when I was young. Live performing is becoming an absurdity. The internet could and should make it redundant. Until global live internet events satisfy music fans who need to feel involved, I must travel the longest distance to be with them.

In my days with Colin, I would usually carry in the back of the car whichever of my guitars was still in one piece. I would often have to repair guitars after shows, and rarely had more than one electric guitar at a time. I needed them at home with me for my songwriting. I was still using Rickenbackers, more for their elegant looks than their famously crystalline sound. I would also carry some kind of sound system to use while driving. I developed a number of portable tape players employing earphones, eventually coming up with something very much like the first Walkman cassette machine. I was furious when I realised I hadn’t had the time or inclination to patent it and Sony would develop it and rule the world.

I would also carry some stage shoes, trousers and a top. In the Colin Jones years, I was still something of a mod, wearing tight-fitting jackets and narrow trousers. In the ensuing years I adopted hippie clothes and felt daft. When my friend and mod “ace face” Eric Clapton got a Jimi Hendrix-style afro perm, I knew the mod look was doomed. I took up boiler suits and Doc Martens in protest for a few years. Today I wear very similar clothes to those Colin photographed me modelling, but although I am still fairly slim, I weigh 55lb more. When I was young, when I threw myself into the air on stage, I felt I could fly. Today I feel tougher, wirier, harder, fitter, but when I leap around I feel like a rugby player must feel: don’t get in my way or I’ll knock you down. When I land, the stage shudders.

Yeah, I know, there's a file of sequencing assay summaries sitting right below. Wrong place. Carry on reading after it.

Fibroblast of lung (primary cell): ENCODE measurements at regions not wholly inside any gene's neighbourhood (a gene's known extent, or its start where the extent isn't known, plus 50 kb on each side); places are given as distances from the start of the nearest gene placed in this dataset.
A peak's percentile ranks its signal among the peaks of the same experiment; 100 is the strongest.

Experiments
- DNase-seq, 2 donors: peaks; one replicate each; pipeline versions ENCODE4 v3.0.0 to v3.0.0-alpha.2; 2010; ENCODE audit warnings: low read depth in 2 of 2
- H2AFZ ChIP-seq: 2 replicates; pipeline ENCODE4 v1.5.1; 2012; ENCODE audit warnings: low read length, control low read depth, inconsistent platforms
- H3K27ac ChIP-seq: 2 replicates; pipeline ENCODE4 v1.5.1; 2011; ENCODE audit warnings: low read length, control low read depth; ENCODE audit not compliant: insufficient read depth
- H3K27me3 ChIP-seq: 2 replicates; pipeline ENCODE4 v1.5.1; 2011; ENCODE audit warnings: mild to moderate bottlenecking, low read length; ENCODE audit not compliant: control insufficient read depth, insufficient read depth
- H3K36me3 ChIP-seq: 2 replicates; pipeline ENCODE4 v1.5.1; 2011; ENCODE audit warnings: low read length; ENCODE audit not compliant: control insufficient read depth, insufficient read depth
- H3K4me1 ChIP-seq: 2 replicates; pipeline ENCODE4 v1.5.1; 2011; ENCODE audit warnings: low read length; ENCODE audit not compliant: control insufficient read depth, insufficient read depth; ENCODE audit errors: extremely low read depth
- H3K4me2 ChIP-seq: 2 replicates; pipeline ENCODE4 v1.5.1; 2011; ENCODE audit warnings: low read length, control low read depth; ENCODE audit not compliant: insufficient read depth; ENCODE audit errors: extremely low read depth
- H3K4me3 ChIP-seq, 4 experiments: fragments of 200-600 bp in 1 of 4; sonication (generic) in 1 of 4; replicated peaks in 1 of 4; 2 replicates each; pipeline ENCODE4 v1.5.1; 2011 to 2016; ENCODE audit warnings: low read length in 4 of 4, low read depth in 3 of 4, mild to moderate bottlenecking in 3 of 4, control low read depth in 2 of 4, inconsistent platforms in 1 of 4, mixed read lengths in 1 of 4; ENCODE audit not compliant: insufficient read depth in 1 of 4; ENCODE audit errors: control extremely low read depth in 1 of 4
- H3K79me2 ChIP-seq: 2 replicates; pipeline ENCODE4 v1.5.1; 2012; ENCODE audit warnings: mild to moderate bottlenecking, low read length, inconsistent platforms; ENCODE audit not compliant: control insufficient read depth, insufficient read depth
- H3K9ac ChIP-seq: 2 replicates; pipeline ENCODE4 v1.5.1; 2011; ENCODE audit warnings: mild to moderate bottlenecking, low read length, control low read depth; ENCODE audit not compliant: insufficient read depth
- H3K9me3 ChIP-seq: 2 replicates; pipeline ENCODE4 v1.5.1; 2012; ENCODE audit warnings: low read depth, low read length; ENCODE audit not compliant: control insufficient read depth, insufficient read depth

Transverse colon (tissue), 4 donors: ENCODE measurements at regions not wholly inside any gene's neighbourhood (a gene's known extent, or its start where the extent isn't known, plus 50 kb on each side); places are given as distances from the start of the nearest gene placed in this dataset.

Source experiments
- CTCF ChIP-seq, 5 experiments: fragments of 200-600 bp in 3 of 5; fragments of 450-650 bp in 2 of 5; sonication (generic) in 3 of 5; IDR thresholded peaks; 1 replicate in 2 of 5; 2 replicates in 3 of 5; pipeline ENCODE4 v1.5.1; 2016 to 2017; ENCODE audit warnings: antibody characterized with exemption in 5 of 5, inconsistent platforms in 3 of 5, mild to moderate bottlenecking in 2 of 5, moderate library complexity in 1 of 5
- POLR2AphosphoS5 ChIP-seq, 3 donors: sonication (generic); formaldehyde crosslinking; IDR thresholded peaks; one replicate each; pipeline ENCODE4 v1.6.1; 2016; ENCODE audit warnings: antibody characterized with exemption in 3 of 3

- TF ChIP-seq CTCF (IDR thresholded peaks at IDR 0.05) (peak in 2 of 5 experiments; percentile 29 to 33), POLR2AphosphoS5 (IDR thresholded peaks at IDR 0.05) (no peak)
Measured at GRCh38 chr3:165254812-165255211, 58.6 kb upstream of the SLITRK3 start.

Roger Daltrey and I are back on the road today, touring as the Who, doubtful we can get away with it for much longer, but not caring much if we don’t: the audience are in charge, after all. It is very satisfying to be looking at Colin’s wonderfully mischievous photographs today. There is continuity between what I am doing today and what I was doing in these pictures. Seeing them makes me feel more like the artisan, potter or painter I have always longed to be, rather than a mere pop performer. I’d like to have been more like Frank Auerbach or Lucian Freud, doing something artistic every single day without fail, building a legacy of work that evolves steadily, and results in the recognition of a creatively successful lifetime. When I see these pictures of the Who in 1966, I think I am coming home again, back on course, approaching that old ideal. I can see a constancy of purpose, even if it is rather vain.

I still spend an insane amount of money shopping for clothes, and a good part of my time on stage is spent adopting poses rather than actually playing music. But I am still doing something inspired and sustained by a unique and eccentric artistic idea, and a creative ideal. Unlike Frank and Lucian, it is still perfectly acceptable in my game to be and to look a complete fool, and to require salutary advice from older, wiser men like Colin Jones. 

-Brian in Atlanta 
The Who This Month! 
My blog: